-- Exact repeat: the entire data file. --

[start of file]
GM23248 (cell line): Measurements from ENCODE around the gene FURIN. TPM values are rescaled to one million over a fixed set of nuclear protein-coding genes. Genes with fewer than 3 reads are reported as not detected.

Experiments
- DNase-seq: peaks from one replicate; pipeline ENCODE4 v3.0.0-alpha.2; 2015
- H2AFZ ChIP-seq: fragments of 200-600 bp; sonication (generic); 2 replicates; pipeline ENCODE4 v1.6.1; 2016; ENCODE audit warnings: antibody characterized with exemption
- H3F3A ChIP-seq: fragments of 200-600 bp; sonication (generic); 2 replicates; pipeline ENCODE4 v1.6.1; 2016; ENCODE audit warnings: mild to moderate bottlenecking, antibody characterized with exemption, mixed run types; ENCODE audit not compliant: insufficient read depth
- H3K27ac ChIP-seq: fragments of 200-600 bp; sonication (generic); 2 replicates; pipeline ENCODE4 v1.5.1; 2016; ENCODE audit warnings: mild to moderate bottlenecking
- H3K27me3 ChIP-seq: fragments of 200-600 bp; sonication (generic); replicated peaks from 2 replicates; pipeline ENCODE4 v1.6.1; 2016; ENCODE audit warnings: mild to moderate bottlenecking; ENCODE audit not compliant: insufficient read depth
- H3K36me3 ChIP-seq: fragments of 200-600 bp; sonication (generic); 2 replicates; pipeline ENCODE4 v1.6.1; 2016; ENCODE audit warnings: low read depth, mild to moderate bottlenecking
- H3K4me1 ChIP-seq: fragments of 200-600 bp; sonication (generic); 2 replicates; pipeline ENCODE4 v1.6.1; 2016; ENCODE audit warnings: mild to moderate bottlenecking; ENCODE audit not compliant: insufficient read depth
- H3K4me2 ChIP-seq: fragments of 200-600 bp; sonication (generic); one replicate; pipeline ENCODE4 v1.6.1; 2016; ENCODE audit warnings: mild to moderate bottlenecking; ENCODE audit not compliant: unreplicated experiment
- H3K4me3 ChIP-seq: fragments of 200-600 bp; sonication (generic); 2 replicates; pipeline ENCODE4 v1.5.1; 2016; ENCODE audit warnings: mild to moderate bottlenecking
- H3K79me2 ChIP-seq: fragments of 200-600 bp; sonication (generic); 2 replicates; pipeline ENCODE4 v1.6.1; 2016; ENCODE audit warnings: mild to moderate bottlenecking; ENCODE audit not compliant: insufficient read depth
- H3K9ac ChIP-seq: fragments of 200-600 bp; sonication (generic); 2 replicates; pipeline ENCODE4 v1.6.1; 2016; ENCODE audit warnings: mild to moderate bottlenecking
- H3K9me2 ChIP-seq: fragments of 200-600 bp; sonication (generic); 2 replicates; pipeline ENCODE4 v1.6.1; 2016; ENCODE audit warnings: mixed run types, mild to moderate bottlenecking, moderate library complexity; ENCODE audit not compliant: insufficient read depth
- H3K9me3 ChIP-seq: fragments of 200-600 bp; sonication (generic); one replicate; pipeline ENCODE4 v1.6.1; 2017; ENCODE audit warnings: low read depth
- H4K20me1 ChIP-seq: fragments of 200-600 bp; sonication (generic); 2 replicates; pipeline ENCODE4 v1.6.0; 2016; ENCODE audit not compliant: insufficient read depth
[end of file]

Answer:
GM23248 (cell line): Measurements from ENCODE around the gene FURIN. TPM values are rescaled to one million over a fixed set of nuclear protein-coding genes. Genes with fewer than 3 reads are reported as not detected.

Experiments
- DNase-seq: peaks from one replicate; pipeline ENCODE4 v3.0.0-alpha.2; 2015
- H2AFZ ChIP-seq: fragments of 200-600 bp; sonication (generic); 2 replicates; pipeline ENCODE4 v1.6.1; 2016; ENCODE audit warnings: antibody characterized with exemption
- H3F3A ChIP-seq: fragments of 200-600 bp; sonication (generic); 2 replicates; pipeline ENCODE4 v1.6.1; 2016; ENCODE audit warnings: mild to moderate bottlenecking, antibody characterized with exemption, mixed run types; ENCODE audit not compliant: insufficient read depth
- H3K27ac ChIP-seq: fragments of 200-600 bp; sonication (generic); 2 replicates; pipeline ENCODE4 v1.5.1; 2016; ENCODE audit warnings: mild to moderate bottlenecking
- H3K27me3 ChIP-seq: fragments of 200-600 bp; sonication (generic); replicated peaks from 2 replicates; pipeline ENCODE4 v1.6.1; 2016; ENCODE audit warnings: mild to moderate bottlenecking; ENCODE audit not compliant: insufficient read depth
- H3K36me3 ChIP-seq: fragments of 200-600 bp; sonication (generic); 2 replicates; pipeline ENCODE4 v1.6.1; 2016; ENCODE audit warnings: low read depth, mild to moderate bottlenecking
- H3K4me1 ChIP-seq: fragments of 200-600 bp; sonication (generic); 2 replicates; pipeline ENCODE4 v1.6.1; 2016; ENCODE audit warnings: mild to moderate bottlenecking; ENCODE audit not compliant: insufficient read depth
- H3K4me2 ChIP-seq: fragments of 200-600 bp; sonication (generic); one replicate; pipeline ENCODE4 v1.6.1; 2016; ENCODE audit warnings: mild to moderate bottlenecking; ENCODE audit not compliant: unreplicated experiment
- H3K4me3 ChIP-seq: fragments of 200-600 bp; sonication (generic); 2 replicates; pipeline ENCODE4 v1.5.1; 2016; ENCODE audit warnings: mild to moderate bottlenecking
- H3K79me2 ChIP-seq: fragments of 200-600 bp; sonication (generic); 2 replicates; pipeline ENCODE4 v1.6.1; 2016; ENCODE audit warnings: mild to moderate bottlenecking; ENCODE audit not compliant: insufficient read depth
- H3K9ac ChIP-seq: fragments of 200-600 bp; sonication (generic); 2 replicates; pipeline ENCODE4 v1.6.1; 2016; ENCODE audit warnings: mild to moderate bottlenecking
- H3K9me2 ChIP-seq: fragments of 200-600 bp; sonication (generic); 2 replicates; pipeline ENCODE4 v1.6.1; 2016; ENCODE audit warnings: mixed run types, mild to moderate bottlenecking, moderate library complexity; ENCODE audit not compliant: insufficient read depth
- H3K9me3 ChIP-seq: fragments of 200-600 bp; sonication (generic); one replicate; pipeline ENCODE4 v1.6.1; 2017; ENCODE audit warnings: low read depth
- H4K20me1 ChIP-seq: fragments of 200-600 bp; sonication (generic); 2 replicates; pipeline ENCODE4 v1.6.0; 2016; ENCODE audit not compliant: insufficient read depth